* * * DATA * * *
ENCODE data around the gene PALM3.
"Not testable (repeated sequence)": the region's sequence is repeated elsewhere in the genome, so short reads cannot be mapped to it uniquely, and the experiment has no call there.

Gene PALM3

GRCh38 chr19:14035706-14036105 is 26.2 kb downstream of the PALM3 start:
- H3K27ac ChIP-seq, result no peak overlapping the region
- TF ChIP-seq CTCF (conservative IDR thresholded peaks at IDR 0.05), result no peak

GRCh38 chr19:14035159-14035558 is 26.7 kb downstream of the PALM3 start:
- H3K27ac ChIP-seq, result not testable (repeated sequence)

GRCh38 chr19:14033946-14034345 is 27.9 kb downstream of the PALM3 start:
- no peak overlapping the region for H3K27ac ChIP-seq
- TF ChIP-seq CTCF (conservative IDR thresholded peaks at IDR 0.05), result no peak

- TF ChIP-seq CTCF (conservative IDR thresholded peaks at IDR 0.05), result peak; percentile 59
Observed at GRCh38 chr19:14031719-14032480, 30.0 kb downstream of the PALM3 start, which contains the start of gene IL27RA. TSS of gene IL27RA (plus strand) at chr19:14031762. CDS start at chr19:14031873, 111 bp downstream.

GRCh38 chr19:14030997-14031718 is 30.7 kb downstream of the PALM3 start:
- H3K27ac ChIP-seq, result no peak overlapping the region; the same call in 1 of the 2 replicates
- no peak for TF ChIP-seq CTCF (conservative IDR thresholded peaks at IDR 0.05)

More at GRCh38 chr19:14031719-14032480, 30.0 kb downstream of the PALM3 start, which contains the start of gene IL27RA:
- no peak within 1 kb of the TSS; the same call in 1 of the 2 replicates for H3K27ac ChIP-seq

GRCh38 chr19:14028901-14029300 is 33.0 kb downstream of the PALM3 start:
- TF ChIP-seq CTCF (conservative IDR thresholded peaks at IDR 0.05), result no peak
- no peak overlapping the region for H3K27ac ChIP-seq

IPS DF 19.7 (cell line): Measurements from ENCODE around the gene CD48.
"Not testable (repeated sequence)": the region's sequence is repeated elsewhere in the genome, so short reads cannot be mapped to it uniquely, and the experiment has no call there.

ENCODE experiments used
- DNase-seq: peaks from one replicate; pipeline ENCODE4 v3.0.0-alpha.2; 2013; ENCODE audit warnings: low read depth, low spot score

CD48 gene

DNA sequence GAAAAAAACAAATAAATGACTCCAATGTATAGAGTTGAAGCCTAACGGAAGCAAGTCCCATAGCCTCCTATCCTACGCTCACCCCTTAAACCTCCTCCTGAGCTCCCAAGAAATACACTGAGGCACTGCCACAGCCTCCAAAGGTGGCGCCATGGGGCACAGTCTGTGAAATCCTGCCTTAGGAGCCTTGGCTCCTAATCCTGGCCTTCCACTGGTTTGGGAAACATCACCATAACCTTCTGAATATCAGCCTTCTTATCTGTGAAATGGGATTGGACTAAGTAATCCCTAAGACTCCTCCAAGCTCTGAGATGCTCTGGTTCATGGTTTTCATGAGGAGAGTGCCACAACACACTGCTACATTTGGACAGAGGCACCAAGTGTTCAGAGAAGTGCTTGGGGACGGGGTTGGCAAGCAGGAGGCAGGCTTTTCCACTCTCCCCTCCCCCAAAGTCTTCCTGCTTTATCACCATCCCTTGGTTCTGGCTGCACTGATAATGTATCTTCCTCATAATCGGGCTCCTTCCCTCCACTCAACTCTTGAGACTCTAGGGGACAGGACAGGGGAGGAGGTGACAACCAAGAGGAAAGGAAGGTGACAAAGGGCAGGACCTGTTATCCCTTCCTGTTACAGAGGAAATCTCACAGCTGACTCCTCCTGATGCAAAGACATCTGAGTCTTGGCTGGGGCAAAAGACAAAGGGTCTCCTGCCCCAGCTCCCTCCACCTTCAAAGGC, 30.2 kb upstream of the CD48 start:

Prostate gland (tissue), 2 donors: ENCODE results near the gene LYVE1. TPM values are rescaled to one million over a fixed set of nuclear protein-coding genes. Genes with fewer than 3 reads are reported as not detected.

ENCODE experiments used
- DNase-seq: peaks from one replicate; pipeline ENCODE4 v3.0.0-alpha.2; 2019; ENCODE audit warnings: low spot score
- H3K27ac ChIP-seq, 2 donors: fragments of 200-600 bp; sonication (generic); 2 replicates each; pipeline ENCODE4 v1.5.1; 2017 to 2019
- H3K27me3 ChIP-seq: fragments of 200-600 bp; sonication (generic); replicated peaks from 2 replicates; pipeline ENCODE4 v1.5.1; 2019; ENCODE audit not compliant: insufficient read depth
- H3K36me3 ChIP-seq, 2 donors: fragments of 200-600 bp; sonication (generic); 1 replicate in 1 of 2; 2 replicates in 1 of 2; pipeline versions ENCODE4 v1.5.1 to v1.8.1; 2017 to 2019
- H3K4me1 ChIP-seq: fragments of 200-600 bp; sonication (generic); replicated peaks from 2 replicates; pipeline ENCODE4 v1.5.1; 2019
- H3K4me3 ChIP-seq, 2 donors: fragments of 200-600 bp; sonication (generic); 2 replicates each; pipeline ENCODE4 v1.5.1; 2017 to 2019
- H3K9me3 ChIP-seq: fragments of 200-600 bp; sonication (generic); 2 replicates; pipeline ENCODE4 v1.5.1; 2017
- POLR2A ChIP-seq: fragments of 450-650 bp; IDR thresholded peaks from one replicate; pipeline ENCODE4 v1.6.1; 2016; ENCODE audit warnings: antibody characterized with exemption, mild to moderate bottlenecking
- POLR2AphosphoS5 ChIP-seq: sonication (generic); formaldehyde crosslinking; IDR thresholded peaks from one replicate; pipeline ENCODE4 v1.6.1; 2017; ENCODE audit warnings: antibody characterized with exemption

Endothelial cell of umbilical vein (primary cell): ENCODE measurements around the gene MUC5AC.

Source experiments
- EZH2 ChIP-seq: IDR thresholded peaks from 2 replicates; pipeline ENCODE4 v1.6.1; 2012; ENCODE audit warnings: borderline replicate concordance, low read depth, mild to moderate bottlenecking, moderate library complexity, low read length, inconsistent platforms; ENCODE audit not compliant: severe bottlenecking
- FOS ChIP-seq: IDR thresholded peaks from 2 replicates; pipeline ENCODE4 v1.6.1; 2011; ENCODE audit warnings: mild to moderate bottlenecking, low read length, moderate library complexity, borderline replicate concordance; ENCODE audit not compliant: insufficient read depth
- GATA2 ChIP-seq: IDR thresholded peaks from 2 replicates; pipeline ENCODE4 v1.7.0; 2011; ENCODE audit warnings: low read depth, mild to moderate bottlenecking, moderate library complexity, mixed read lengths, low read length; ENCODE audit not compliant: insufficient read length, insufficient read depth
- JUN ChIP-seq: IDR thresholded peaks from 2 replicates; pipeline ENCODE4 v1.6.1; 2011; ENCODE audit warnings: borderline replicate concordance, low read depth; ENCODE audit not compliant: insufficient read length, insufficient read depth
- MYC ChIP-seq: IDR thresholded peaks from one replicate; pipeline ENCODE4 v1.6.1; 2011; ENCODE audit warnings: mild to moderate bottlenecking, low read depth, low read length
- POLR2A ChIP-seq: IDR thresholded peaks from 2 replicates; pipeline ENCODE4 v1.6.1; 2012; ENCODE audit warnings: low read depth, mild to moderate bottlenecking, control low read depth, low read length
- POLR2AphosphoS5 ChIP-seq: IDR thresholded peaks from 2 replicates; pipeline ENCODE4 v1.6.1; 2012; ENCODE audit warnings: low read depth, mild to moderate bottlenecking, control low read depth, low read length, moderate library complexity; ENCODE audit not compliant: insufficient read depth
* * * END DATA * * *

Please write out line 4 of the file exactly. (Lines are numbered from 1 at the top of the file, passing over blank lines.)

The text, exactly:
GRCh38 chr19:14035706-14036105 is 26.2 kb downstream of the PALM3 start: